So in 2002, the first prototype of Carson City was born. He was then called “Wincity”. It used the same sequence of play of CLUG, free of its overtly complex aspects. The theme was the construction of an English town during the industrial revolution.
I tried to make game rounds more flexible: the idea was that the first player would decide which action would be performed by all the players in a given turn (purchase of land, construction, equipment, or income). This worked, but I still felt it was too rigid, because in reality, action sequences are effectively repeated, making them predictable.
Out of convenience, I preserved the land purchasing mechanism of CLUG based on three hidden auctions. Tests confirmed that this much too random mechanism needs to be changed.
After some tests, the conclusion became clear: an adaptation of CLUG into a board game appeared to be feasible. It is mostly the duration of the game that scared me, but I came to realize that it is possible to build a city in a reasonable amount of time (i.e. about two hours). However, the mechanism felt very flavorless. If the theme was very convincing to me, playing still lacked “fun”.
In December 2002, the second prototype was called Chicago (one approaches the Wild West a bit). The action selection mechanism did not change, but I introduced the production and sale actions: ranches produce cattle, mines produce gold and factories produce goods. Shops, banks and warehouses allow each player to store and sell his products more easily.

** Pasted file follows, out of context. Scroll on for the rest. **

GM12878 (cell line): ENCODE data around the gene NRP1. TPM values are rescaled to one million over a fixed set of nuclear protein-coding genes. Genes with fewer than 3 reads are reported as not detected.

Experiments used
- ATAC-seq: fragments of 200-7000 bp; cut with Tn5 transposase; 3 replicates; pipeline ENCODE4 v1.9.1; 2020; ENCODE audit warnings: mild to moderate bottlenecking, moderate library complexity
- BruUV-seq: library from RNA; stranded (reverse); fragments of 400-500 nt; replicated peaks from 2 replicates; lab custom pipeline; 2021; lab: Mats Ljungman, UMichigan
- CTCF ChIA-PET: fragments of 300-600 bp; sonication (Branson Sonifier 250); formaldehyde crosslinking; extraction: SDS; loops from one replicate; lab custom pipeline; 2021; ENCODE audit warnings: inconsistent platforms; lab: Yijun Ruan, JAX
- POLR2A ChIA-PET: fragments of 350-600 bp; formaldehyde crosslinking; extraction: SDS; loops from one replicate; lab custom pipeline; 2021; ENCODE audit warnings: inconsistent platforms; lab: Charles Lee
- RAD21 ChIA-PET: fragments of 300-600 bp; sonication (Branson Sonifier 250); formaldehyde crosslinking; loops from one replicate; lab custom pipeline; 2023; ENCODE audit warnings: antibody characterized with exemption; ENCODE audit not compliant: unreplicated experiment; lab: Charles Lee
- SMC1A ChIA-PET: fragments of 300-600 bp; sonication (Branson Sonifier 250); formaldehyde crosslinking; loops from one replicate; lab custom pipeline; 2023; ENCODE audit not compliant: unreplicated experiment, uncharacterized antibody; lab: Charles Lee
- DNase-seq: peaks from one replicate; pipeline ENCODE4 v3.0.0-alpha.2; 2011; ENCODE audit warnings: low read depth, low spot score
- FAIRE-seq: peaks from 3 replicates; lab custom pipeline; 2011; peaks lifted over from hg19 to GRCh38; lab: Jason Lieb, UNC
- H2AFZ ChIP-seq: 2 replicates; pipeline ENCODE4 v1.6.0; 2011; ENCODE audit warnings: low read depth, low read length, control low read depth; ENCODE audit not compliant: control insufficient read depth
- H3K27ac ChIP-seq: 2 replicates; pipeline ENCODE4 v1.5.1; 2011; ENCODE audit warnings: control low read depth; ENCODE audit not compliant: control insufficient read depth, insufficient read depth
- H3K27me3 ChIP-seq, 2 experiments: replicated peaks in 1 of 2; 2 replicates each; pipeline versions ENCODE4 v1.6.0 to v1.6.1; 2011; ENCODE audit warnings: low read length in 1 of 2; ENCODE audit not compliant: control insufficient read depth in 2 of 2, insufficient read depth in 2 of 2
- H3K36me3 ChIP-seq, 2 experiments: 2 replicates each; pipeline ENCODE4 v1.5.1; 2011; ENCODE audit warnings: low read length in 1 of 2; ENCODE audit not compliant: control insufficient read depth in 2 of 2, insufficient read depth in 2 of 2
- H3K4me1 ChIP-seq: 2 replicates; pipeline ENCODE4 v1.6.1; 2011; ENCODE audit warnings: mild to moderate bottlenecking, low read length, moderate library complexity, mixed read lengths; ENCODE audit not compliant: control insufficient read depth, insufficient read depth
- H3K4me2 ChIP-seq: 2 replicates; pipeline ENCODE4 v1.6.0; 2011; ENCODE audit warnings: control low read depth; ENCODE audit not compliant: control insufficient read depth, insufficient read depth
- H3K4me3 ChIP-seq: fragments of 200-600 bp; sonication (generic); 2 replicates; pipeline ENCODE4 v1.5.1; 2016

The mechanism of buying existing land remained based on three secret bids, to be revealed simultaneously. But to avoid having to write down their offers on a piece of paper, each player has 10 pieces numbered 0-9 he places on land he covets, and he pays the price if his bid is the highest one. Luck gets reduced in this way because players know which are the grounds coveted by the other players.
January 2003. After reflection, the theme of building a city in the Far West in the days of the gold rush feels obvious. What else could be more exciting? The prototype took the name of Kansas City, which, I must admit, is not located in the Far West (as you know, it’s in the Midwest). However, we are getting closer and closer and I thought the name sounded really good! The name of the prototype will now remain until the publication of the game. Versions 1, 2 and 3 of Kansas City were created to refine the concepts and rules, without any major changes.
The first three versions of Kansas City include a production and storage resources (red = livestock, yellow = gold, black = goods).
The bank which stores the gold produced by the mines.
The ranch which produces cattle, which are mainly stored on neighboring vacant land.
The game worked. Yet I wanted to give players even more freedom of choice in their actions. Because players should be able to play (and win) the game by either buying very little land or a lot, building in the city center or investing in the suburbs, attacking other players or remaining peaceful, etc.
How to achieve this?
This is what you will discover soon in the second part of this History of Carson City ...